(Mami and a super sleepy me at 6 am setting up Ay Caramba!)
That’s a food truck! A really old, throw back kind of food truck. And it was ours. It’s name? Ay Caramba!
My mother has always worked for herself. Since she was a little chinita, working at my late abuelo’s “Chinese Laundry,” which was eventually confiscated by Castro in the fuax-themed revolution against the people of Cuba, she had a spirit of independence and making things work for herself. She didn’t allow anyone or anything to define her other than her willed character.
I learned how to hustle from my Mami.
She made me hustle.
During our middle school summer breaks, sis and I were nudged at 7 am, fed breakfast and hurried to our family van on our way to our daily routine of cleaning houses. We averaged 7 per day in the early 80s, yielding her a commendable salary for a chica that dropped out of El Preventorio to take care of her young family. I hated cleaning houses. Not even the hefty allowance she gave us compensated for the lack of late mornings sleeping in and too tired body to enjoy the neighborhood pool.
In retrospect, my mother’s wildly successful cleaning business inspired many other entrepreneurial projects and sparked my own sense of launching my own business. In 2000, she and Papi started what is now considered an outdated food truck. But, it was the original way of eating street food! None of that fancy, colorful, social media driven model! This was WORK. Hitch the food truck to an SUV, haul it to a permanent location, set up before 7 am and start serving until 5:30 pm. 12 years ago, food trucks were one stop shops where one snatched up everything they wanted and needed. They weren’t necessarily specialty camiónsitos offering sparkly cupcakes or spicy shrimp po’ boys. Ours fit the protototype of the times, but with our Cuban spin to it. “Ay Caramba!” sat right outside the INS (Immigration and Naturalization Service) and attracted every type Washingtonion and Virginian you can imagine. Las líneas wrapped around the brick block.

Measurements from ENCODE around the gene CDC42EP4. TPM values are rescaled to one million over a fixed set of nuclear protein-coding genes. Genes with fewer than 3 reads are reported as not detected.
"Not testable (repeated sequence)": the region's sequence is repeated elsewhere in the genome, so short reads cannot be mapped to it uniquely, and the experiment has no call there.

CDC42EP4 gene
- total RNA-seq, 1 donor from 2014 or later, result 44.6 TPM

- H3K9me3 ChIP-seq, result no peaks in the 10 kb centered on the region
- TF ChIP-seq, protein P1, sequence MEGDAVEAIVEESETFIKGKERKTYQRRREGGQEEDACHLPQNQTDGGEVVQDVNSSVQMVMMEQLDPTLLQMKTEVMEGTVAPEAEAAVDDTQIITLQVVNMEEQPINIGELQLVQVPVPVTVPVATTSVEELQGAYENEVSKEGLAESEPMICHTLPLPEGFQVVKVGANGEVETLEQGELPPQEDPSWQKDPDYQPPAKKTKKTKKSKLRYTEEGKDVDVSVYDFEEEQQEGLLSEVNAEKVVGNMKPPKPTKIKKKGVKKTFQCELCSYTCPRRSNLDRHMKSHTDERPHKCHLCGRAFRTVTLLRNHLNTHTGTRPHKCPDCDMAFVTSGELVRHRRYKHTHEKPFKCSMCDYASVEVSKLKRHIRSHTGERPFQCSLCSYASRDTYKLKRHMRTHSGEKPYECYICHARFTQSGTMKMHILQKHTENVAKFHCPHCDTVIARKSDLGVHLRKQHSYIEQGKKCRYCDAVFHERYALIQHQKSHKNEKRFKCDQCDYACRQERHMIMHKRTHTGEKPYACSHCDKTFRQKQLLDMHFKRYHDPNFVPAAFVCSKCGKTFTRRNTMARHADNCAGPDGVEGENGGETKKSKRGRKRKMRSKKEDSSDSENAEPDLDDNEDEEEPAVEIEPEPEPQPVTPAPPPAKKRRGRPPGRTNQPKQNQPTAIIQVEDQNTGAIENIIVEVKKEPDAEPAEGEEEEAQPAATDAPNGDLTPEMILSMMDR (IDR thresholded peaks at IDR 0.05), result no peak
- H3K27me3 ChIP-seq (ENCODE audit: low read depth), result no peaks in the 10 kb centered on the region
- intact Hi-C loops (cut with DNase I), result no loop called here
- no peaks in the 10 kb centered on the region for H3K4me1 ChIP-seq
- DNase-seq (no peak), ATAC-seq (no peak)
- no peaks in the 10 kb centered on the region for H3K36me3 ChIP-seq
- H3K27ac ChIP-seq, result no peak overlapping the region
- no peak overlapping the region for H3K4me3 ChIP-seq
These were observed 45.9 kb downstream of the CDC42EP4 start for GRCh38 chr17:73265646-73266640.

I worked full-time as a paralegal at the time but would rise early to help them set up and then leave work to help them break down for the day. It was work. Hard, intense work. But, satisfying and it was our own business.
Would my parents or I ever do a food truck like that again? Uh, no! Not in a million years. It worked for the time, but with the advent of new media, new trends and new needs, our Latina Smart can make a better, sexier and more efficient food truck work!
I’m letting the idea marinade. They’re excited about it and encourage my passion to branch out and continue growing my brand and business. They’re even participating in my market research to nail down how exactly my inevitable food truck will come to life! They support my entrepreneurial spirit; the very one they fostered.
To that I say, ay caramba, bring it on!
* This is a sponsored post as part of my involvement with Latina Smart, a campaign dedicated to the engagement and conversation with young women about Latin culture and eduction. All opinions are my own, always.